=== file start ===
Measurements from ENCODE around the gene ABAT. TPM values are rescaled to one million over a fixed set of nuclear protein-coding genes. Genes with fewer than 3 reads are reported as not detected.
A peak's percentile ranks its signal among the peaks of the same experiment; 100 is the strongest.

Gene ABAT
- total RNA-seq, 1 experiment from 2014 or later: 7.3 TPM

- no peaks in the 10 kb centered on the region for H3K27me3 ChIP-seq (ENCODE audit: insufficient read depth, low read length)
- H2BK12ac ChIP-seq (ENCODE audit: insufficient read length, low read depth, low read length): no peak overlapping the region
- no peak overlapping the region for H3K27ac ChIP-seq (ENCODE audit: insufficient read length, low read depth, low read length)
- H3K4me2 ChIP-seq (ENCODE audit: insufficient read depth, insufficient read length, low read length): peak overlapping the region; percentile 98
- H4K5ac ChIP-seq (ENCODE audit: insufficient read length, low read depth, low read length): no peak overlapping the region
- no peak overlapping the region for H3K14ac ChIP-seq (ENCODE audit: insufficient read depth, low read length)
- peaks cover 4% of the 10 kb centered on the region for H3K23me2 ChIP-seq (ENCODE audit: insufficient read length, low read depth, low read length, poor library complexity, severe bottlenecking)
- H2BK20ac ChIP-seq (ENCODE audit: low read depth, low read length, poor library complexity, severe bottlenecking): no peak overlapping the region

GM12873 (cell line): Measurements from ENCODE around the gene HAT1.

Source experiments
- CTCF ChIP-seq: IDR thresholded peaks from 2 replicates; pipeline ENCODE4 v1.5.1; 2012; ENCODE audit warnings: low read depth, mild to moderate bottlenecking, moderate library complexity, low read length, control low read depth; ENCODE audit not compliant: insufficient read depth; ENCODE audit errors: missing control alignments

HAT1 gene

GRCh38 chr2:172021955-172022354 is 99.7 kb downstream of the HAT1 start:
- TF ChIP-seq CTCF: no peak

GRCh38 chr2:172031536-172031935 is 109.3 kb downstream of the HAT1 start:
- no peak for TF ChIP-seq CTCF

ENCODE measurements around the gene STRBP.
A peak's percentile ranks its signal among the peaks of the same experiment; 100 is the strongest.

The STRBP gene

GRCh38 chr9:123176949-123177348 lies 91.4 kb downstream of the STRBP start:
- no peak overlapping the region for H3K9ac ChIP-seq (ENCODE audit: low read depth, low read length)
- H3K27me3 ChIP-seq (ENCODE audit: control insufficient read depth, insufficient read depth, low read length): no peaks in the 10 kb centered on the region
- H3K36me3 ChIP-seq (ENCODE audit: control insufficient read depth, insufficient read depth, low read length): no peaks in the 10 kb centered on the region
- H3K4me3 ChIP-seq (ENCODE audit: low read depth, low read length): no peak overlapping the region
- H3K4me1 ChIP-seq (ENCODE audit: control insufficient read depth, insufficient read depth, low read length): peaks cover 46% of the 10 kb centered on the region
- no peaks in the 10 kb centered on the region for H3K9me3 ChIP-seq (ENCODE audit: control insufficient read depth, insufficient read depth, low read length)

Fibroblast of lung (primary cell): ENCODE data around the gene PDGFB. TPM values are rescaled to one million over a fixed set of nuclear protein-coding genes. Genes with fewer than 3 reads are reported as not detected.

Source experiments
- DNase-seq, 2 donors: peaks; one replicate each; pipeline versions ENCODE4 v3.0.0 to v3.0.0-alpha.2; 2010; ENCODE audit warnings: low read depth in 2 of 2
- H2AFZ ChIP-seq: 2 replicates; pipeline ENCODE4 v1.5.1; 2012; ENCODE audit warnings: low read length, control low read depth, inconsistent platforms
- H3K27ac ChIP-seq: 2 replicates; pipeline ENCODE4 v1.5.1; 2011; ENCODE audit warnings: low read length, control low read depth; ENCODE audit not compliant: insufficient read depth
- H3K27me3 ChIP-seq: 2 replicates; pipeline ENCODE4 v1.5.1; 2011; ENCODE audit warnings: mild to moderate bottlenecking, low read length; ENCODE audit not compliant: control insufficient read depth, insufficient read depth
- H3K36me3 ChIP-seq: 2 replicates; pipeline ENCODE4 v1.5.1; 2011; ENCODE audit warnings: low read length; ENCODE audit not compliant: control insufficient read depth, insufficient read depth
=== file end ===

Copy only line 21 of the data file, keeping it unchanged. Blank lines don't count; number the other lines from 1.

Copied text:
ENCODE measurements around the gene STRBP.